Winslet, Pitt, Gosling, Cruise, and Ford have more in common than the author is willing to acknowledge. Each one of them are A-list celebrities who were in just the right place at just the right time to 'save a life'. Each one of them were reported to act alone. Not one of them were reported to be assisted by a cop, firefighter, cab driver, co-star, stuntman, or bystander. In order for the A-list celebrity to be credited with 'saving a life' others in the area had to stand by and do nothing. These circumstances are too exclusive to be just coincidence.

    In the Gosling incident, no charges were filed. Think about that for a moment. If a responsible citizen had the courage to break up a 'knife fight', why not make a citizen's arrest? Why not call the authorities? Why didn't anyone else? I'll tell you why. Because it was fake. That's why. Maybe, Gosling stood by in the area with his bodyguards and waited for any kind of petty little confrontation he could exploit without putting himself in danger. Maybe the whole thing was staged. The incident shown in that video may as well have been two children squabbling over toys in a sandbox. No way did Gosling break up a 'knife fight'. No way in he'll. He was in the middle of a media blitz to promote his new movie, which by the way, just happens to be the first he got in shape for. This was the second event in two weeks designed to portray Gosling as strong or macho. The previous was a sloppy re-enactment of a movie scene in which Patrick Swayze lifted Jennifer Grey above his head. Gosling attempted to re-create the same move with Al Roker on the 'Today' show but struggled desperately to get him off the ground. It obviously didn't go as well as planned. These two events were contrived just days apart to coincide with the promotion of his new movie which just happens to be advertised on this page.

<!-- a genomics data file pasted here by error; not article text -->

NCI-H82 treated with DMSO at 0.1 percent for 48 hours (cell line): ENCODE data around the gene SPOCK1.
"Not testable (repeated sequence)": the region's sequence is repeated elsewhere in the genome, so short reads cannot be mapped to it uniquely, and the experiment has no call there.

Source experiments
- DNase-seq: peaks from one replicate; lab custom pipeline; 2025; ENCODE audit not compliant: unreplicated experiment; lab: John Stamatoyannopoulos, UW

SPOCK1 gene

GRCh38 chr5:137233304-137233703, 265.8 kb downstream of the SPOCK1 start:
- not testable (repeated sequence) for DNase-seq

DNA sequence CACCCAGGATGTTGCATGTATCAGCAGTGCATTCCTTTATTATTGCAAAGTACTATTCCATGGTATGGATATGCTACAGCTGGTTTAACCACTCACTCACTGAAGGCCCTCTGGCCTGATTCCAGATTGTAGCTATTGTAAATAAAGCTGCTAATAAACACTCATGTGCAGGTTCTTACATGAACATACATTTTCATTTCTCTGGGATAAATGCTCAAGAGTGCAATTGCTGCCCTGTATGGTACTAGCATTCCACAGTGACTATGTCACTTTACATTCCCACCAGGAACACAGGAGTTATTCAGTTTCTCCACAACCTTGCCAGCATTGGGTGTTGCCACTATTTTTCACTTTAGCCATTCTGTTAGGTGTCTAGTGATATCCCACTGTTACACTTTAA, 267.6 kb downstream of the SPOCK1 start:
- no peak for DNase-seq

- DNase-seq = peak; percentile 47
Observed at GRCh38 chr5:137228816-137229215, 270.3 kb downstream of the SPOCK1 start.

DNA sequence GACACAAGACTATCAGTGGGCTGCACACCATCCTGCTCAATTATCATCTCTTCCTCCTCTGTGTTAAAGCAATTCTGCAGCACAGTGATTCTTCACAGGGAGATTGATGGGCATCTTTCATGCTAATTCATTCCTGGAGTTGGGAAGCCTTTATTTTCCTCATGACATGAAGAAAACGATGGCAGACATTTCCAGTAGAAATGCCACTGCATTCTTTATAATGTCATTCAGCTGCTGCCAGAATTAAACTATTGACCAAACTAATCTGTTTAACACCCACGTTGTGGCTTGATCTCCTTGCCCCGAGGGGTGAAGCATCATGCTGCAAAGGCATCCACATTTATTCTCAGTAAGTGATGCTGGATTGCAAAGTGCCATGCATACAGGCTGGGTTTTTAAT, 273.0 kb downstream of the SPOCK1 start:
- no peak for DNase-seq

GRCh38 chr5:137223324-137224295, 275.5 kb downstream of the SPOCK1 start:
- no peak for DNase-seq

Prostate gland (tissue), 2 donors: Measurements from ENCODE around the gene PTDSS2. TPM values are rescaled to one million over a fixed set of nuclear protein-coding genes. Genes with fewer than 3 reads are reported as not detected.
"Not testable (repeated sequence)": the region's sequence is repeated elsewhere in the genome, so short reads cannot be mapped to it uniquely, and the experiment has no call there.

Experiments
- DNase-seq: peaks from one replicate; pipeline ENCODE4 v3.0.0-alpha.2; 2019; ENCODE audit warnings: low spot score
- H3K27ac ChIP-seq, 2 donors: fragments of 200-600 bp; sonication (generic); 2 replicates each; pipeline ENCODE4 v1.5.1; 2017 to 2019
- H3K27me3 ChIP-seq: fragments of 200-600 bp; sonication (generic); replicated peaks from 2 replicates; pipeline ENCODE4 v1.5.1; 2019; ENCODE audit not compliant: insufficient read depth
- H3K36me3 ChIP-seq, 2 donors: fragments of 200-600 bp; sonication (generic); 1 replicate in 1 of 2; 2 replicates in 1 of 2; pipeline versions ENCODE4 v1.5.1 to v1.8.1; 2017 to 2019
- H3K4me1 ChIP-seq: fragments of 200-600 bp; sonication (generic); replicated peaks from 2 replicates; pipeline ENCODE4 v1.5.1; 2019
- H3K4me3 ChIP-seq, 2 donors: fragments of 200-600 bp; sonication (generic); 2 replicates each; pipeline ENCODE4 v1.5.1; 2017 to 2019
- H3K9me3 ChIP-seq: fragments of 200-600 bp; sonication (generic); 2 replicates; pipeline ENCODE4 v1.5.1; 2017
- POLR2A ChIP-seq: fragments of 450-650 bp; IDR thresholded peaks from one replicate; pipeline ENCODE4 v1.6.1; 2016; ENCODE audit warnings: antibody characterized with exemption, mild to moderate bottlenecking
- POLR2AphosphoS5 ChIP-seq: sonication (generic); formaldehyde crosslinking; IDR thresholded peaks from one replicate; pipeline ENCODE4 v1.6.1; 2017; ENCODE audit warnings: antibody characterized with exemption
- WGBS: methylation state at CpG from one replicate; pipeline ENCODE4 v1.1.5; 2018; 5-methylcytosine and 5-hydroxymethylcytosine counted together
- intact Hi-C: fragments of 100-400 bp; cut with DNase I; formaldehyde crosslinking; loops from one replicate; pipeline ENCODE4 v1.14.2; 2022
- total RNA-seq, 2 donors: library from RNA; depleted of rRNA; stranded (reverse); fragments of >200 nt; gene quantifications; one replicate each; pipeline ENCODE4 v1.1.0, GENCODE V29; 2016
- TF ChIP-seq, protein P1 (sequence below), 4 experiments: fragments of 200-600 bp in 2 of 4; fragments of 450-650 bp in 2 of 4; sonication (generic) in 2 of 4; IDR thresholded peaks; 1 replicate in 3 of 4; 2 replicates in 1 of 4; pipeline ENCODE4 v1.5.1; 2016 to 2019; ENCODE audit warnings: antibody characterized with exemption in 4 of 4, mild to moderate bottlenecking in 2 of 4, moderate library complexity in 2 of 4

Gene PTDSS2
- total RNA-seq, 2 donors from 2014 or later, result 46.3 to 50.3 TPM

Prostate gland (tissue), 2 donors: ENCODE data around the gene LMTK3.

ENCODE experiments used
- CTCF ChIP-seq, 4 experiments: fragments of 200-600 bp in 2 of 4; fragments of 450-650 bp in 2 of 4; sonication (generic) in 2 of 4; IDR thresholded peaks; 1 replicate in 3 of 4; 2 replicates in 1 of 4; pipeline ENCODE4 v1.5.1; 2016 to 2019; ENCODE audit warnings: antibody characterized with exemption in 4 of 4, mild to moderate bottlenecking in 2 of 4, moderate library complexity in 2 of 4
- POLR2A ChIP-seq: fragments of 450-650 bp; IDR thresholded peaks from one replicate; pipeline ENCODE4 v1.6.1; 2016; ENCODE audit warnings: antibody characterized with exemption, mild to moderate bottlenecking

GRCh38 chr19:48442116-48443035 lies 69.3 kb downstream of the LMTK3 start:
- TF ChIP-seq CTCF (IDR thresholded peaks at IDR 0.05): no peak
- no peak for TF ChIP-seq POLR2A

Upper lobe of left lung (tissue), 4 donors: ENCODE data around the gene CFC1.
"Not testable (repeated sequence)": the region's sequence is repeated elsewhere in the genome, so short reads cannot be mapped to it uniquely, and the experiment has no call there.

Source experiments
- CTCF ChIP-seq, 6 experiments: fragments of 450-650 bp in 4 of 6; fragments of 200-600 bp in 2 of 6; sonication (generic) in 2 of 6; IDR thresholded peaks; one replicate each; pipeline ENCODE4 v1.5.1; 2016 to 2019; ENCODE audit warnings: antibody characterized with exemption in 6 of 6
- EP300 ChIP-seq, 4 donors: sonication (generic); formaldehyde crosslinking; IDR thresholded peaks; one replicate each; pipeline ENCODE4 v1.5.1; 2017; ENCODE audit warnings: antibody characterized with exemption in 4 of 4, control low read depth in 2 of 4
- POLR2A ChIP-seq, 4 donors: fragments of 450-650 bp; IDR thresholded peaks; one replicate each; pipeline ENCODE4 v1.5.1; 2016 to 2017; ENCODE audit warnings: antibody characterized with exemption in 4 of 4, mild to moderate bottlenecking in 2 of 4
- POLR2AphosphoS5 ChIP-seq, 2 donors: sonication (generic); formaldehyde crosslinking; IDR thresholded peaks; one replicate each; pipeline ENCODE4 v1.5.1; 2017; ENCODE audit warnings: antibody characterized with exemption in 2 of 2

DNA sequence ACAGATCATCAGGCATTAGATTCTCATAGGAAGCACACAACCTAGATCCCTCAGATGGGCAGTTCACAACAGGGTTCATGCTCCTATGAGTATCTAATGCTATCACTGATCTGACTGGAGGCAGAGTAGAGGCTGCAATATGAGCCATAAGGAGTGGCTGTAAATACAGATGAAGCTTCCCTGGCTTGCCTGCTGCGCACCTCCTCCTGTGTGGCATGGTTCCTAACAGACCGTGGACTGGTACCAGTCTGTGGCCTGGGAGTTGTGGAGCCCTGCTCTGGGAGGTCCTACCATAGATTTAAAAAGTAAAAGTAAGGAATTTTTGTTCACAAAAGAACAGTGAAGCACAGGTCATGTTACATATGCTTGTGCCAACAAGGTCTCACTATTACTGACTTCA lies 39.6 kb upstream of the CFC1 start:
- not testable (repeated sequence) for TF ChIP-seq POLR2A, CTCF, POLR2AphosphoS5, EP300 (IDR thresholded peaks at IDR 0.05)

The other events were contrived as well. Just consider each event in detail. Don't let any celebrity or the industry they represent limit your range of thought. And don't reward them for doing so.

  • bob hawk | August 31, 2011 2:52 AMReply

    Whoa! Was I confused. Pardon my naivete, but I was not aware that others wrote under toh!, and up to this time thought that it was all Anne. Anyway, Ms. Savage, I did read your entire piece, but didn't bother to click on any of the links (since I assumed they were just straight reportage of incidents of which I was already aware). Now having done so, I see the inspiration -- especially Susman's article, which seems to provide the foundation for your piece.

    Re-contextualized by the links, it all makes sense. And I've also learned something about toh! that I never knew before.

  • ag | August 30, 2011 6:58 AMReply

    seriously... if one of these was a stunt, and it was uncovered as such, the actor involved would look like a tool. he/she would never play it down.

    you couldn't show your face. doing an action flick where you're the hero would be out of the question

  • bob hawk | August 30, 2011 6:17 AMReply